By WCT Bird Conservation Associate Phillys N. Gichuru
Cover Photo by Jennifer Mathes
My first memorable conservation experience was when, as an undergrad, my population genetics professor walked into the classroom and very nonchalantly said he was going to miss one of our classes, because he was going to participate in the translocation of elephants from the larger Narok area into Maasai Mara National Park in Kenya. Of course, all five of us in the classroom asked if we could go along too. That experience is how I was sold on conservation as a viable career option for me. It was the thrill, the tender care for each animal, and the passion for the job that drew me in. This was true for every job experience I took on after that.
I went on to work with Ol Pejeta Conservancy as a field technician affiliated with my university at the time, collecting black rhino (Diceros bicornis) dung samples for non-invasive genetic analysis to study population genetics. Technically, the fresher the dung, the better the chances of getting DNA from it. What was most endearing about this experience is because black rhinos are critically endangered, at the time, every rhino in this population was monitored very closely to reduce poaching incidences. Over time, each warden knew every little detail about the rhinos, and they called you when the dung was fresh with a bonus story of how they had just gotten chased by a rhino and had the torn trousers to prove it.
While conservation in Kenya and the US is very similar in a lot of aspects — including my observations they both rely heavily on donors/fundraising, habitat loss is a never-ending concern, and passion drives most people in this field — it is also very different. Most of Kenya’s wildlife can be found in protected areas, Kenya does not employ hunting as a model of conservation, and most obviously, we have a lot more charismatic megafauna that tend to get a lot of attention. In parallel, Kenya heavily relies on tourism to fund conservation. Protected areas in Kenya are either federally owned (National Parks) or privately owned (mostly conservancies). While there are private conservancies, the federal government has a huge stake in management of endangered/critically endangered species such as the elephants, black rhinos, Hirolas, Sable, and Roan antelopes, wild dogs, Grevy (zebras).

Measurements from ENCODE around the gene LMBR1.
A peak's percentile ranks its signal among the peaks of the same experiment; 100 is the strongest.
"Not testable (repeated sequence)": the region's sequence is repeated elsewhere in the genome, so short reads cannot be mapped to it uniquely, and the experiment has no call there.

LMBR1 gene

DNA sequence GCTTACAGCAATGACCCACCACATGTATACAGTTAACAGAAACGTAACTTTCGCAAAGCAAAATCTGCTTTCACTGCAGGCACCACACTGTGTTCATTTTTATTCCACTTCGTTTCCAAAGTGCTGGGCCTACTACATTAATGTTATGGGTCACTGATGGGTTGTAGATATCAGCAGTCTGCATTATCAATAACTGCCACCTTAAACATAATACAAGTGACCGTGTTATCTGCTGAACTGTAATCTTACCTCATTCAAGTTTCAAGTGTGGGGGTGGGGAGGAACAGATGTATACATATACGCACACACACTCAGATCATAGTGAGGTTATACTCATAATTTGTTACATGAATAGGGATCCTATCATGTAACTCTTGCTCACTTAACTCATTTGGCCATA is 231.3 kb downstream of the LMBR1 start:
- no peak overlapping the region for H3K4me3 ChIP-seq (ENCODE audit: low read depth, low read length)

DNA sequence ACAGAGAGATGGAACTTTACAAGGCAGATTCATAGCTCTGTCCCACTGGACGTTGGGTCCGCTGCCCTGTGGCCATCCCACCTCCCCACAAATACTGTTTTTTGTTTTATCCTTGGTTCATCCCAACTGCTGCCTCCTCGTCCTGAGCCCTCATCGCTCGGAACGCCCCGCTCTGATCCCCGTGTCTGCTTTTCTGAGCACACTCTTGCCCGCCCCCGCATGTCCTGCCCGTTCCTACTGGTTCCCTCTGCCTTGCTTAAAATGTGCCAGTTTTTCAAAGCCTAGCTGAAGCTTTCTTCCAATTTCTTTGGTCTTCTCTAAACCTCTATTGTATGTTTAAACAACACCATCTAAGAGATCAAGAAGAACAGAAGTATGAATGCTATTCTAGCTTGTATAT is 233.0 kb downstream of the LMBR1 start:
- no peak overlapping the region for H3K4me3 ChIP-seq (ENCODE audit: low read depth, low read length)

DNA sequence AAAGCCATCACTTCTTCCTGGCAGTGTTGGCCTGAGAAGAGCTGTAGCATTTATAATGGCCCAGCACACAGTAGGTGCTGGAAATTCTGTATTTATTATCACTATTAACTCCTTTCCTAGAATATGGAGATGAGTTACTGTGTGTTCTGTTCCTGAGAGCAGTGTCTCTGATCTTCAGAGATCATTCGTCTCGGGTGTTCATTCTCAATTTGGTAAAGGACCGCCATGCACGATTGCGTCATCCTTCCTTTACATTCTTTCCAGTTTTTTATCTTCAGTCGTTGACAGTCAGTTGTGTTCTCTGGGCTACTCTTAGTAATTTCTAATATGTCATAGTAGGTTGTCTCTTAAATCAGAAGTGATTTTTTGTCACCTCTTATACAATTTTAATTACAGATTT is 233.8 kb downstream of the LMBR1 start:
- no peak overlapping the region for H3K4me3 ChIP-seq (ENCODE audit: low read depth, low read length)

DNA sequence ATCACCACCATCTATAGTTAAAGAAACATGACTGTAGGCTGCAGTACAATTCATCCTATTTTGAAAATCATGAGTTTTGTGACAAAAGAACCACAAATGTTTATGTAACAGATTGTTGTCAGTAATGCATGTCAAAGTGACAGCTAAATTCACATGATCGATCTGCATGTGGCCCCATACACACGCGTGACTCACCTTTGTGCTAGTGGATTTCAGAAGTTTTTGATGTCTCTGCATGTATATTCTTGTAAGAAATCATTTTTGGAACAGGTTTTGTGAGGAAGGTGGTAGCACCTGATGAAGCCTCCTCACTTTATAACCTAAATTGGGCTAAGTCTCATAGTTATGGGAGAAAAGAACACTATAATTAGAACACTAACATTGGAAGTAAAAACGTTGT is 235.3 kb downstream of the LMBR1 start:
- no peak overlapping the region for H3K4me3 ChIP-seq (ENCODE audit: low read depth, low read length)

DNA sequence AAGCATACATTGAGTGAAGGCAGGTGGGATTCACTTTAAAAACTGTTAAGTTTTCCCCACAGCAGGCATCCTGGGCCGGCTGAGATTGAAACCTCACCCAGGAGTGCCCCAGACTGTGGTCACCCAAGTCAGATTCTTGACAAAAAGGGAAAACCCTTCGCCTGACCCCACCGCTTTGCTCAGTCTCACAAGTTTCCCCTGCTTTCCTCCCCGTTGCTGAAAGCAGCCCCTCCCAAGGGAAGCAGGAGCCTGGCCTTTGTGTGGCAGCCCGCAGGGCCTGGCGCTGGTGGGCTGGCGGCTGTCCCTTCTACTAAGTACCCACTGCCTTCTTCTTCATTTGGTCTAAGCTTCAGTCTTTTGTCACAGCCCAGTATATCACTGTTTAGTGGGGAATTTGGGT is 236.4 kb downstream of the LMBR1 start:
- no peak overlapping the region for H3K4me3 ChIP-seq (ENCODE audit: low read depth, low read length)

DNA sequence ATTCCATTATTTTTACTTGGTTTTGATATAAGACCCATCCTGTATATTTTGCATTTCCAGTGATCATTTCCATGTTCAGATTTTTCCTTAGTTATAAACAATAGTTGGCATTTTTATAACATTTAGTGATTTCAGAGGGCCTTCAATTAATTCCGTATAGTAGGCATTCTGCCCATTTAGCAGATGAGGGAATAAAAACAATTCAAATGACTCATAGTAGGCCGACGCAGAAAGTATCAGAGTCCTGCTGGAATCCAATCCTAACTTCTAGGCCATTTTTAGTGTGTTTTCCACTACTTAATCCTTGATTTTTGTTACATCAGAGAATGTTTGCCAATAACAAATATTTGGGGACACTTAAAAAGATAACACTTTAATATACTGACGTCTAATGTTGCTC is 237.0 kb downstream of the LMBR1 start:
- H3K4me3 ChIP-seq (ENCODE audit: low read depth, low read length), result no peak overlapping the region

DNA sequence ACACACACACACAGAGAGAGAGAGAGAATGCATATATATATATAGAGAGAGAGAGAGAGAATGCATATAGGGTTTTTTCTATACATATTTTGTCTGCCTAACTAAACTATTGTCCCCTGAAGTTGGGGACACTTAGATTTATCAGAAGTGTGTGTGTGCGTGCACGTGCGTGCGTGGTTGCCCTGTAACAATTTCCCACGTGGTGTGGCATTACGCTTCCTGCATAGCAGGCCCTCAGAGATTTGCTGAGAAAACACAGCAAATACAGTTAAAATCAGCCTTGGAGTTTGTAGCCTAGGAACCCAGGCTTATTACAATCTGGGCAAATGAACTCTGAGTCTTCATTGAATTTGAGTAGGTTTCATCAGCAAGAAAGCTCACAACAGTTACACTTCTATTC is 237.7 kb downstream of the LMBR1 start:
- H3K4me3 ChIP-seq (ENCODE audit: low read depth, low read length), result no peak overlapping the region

Oh! If it wasn’t obvious, we took part in that elephant translocation. The adults get darted and tranquilized from a helicopter and you swoop in very fast with a 4-wheel car right before they go down. To tranquilize the calves, if present, we load them on a huge truck and move them to the park. It takes phenomenal precision.
Now at WCT, I am far from the savanna and I work to conserve animals that are significantly smaller than the elephants and rhinos. I’ve found that the precision required in the elephant translocation process lends itself to the precise skills used to gently remove birds from our mist nets before wrapping tiny bands around their slim legs in the bird banding process. Conservation comes in all shapes and sizes.
To learn more about the science of endangered feces, click here.
— By WCT Bird Conservation Associate Phillys N. Gichuru